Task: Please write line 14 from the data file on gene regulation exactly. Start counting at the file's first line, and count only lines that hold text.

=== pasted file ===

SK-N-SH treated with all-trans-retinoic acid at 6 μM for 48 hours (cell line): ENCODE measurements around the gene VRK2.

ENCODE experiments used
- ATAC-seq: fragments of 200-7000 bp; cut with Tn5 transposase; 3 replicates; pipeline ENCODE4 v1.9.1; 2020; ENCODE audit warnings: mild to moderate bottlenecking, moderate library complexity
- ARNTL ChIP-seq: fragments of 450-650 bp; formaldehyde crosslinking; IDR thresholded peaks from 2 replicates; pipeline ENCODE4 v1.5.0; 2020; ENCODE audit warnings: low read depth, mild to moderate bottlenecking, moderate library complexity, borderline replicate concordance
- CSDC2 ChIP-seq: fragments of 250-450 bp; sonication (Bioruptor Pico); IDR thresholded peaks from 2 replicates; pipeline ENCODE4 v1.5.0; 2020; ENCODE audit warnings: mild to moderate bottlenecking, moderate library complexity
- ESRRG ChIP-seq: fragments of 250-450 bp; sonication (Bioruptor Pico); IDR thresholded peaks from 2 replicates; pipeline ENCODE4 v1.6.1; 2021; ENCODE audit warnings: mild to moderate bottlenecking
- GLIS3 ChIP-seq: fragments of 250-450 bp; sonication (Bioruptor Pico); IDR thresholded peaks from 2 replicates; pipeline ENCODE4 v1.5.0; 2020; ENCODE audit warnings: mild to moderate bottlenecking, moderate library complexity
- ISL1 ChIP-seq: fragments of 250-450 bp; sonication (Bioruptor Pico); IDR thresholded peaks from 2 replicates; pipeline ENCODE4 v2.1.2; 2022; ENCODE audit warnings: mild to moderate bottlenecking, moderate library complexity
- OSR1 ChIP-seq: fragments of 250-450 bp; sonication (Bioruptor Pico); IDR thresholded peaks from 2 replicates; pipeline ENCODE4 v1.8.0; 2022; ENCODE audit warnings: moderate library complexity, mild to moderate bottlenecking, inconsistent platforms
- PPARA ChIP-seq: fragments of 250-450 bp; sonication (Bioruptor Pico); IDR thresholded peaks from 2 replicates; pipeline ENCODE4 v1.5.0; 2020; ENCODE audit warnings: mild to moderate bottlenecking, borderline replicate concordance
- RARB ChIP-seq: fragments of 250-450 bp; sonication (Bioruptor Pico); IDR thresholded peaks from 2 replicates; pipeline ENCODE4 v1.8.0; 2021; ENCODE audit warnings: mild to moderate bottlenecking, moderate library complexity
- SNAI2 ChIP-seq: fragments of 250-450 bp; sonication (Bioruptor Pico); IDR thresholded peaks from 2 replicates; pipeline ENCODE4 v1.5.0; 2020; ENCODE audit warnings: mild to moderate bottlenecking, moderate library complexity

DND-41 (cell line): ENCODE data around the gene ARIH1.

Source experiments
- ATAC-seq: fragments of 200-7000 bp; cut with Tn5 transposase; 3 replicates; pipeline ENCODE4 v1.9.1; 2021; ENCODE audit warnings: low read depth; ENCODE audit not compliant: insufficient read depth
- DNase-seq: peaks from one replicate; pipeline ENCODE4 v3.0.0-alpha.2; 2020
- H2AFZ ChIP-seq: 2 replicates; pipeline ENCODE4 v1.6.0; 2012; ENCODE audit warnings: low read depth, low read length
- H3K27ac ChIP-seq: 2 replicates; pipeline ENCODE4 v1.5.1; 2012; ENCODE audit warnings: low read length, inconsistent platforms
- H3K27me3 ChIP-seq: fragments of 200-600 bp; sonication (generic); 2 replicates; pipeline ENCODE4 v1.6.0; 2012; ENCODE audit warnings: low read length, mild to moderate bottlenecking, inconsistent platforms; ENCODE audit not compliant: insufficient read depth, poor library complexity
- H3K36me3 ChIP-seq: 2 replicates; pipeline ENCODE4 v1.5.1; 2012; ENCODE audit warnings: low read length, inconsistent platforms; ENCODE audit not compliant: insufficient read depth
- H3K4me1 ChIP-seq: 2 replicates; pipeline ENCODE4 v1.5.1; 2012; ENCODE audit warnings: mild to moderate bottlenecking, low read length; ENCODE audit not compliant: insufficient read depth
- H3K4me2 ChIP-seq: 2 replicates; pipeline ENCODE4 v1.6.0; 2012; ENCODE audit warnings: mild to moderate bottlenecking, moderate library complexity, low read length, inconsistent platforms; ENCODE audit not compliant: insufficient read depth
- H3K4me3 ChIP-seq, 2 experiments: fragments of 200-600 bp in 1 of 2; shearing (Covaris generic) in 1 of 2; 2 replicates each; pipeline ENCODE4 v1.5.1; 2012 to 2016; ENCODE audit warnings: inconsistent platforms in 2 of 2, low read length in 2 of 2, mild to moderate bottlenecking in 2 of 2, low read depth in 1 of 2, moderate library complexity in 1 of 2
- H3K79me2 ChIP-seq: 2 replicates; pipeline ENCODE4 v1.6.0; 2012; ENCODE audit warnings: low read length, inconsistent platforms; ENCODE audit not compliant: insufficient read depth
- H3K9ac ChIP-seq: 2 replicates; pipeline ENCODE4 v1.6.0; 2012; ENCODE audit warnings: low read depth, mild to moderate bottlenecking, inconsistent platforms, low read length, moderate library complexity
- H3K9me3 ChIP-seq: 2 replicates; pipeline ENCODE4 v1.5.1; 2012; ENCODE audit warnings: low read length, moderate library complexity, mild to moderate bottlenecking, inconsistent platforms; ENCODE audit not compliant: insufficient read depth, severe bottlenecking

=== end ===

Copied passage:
Source experiments